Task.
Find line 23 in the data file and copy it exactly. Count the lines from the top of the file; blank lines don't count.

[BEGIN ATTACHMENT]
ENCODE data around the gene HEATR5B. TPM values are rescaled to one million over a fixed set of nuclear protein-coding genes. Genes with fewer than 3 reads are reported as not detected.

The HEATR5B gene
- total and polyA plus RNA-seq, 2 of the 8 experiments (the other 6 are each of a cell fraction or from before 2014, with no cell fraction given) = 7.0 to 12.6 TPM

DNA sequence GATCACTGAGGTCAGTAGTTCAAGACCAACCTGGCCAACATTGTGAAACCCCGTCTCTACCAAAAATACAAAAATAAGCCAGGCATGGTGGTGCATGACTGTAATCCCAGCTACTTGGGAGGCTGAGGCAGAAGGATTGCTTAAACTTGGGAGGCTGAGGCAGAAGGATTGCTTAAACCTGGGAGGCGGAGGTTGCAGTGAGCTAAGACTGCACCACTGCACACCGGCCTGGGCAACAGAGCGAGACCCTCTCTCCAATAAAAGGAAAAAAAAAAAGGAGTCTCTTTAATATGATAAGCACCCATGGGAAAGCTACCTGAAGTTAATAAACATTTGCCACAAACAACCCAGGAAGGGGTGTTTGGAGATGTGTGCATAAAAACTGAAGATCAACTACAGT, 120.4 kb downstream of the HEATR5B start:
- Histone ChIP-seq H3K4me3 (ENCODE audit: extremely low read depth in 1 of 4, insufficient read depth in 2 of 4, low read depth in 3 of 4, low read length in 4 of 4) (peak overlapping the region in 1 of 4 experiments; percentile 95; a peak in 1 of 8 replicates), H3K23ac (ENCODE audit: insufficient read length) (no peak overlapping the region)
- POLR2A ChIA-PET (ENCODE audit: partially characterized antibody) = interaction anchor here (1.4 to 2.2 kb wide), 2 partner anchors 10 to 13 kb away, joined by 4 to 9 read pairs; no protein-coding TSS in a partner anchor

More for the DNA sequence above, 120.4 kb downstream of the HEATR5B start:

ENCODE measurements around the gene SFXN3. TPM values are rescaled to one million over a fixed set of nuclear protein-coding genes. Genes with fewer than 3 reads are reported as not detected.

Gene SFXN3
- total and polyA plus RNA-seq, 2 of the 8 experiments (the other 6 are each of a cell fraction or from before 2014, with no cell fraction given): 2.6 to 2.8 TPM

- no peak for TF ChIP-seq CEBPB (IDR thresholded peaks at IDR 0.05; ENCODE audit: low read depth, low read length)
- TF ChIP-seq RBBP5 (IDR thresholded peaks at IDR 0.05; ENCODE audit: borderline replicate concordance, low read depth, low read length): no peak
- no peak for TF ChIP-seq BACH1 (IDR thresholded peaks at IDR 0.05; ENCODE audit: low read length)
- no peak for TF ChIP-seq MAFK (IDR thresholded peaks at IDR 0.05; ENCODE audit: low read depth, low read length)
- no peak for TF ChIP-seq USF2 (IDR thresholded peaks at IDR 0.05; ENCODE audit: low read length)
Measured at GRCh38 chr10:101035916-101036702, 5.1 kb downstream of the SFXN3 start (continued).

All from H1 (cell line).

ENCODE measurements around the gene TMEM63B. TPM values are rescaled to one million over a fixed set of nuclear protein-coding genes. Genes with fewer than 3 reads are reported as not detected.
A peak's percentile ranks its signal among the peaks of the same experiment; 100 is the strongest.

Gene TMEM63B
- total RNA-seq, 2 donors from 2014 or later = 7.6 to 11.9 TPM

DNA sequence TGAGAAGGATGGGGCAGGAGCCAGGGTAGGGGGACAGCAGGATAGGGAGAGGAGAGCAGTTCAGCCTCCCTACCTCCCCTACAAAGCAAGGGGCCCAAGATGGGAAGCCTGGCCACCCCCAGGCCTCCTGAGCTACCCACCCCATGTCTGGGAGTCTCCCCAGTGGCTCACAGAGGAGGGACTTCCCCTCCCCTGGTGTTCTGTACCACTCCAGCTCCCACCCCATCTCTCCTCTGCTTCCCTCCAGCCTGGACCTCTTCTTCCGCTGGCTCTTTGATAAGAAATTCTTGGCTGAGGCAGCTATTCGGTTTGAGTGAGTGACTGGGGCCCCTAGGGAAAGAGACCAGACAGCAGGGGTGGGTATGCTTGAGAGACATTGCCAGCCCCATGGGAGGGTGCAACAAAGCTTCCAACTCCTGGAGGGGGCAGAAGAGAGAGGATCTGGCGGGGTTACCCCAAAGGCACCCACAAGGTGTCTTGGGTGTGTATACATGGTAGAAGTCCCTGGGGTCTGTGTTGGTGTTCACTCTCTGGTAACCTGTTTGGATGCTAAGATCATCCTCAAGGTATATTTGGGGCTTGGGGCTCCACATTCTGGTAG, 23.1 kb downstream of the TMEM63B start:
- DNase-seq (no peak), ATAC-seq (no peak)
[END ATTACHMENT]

- DNase-seq (no peak), ATAC-seq (no peak)